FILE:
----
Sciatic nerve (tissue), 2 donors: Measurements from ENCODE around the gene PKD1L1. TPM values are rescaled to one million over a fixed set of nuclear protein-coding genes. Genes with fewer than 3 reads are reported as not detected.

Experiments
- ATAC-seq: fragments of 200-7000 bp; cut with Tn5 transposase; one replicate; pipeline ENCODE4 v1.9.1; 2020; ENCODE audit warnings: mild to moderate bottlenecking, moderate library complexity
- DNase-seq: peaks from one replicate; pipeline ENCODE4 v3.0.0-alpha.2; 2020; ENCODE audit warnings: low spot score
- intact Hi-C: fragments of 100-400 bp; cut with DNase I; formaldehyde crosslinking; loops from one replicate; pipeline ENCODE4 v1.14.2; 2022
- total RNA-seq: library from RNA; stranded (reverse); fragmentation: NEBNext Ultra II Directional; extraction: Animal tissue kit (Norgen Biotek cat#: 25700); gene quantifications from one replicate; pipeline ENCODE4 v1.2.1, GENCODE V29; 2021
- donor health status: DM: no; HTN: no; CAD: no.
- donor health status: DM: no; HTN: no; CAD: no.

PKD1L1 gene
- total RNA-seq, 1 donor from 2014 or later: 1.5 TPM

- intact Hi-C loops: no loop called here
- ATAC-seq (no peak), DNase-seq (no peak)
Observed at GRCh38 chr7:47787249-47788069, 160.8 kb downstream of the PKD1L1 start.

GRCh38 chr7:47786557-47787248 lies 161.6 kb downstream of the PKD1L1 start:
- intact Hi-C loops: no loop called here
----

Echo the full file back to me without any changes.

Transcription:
Sciatic nerve (tissue), 2 donors: Measurements from ENCODE around the gene PKD1L1. TPM values are rescaled to one million over a fixed set of nuclear protein-coding genes. Genes with fewer than 3 reads are reported as not detected.

Experiments
- ATAC-seq: fragments of 200-7000 bp; cut with Tn5 transposase; one replicate; pipeline ENCODE4 v1.9.1; 2020; ENCODE audit warnings: mild to moderate bottlenecking, moderate library complexity
- DNase-seq: peaks from one replicate; pipeline ENCODE4 v3.0.0-alpha.2; 2020; ENCODE audit warnings: low spot score
- intact Hi-C: fragments of 100-400 bp; cut with DNase I; formaldehyde crosslinking; loops from one replicate; pipeline ENCODE4 v1.14.2; 2022
- total RNA-seq: library from RNA; stranded (reverse); fragmentation: NEBNext Ultra II Directional; extraction: Animal tissue kit (Norgen Biotek cat#: 25700); gene quantifications from one replicate; pipeline ENCODE4 v1.2.1, GENCODE V29; 2021
- donor health status: DM: no; HTN: no; CAD: no.
- donor health status: DM: no; HTN: no; CAD: no.

PKD1L1 gene
- total RNA-seq, 1 donor from 2014 or later: 1.5 TPM

- intact Hi-C loops: no loop called here
- ATAC-seq (no peak), DNase-seq (no peak)
Observed at GRCh38 chr7:47787249-47788069, 160.8 kb downstream of the PKD1L1 start.

GRCh38 chr7:47786557-47787248 lies 161.6 kb downstream of the PKD1L1 start:
- intact Hi-C loops: no loop called here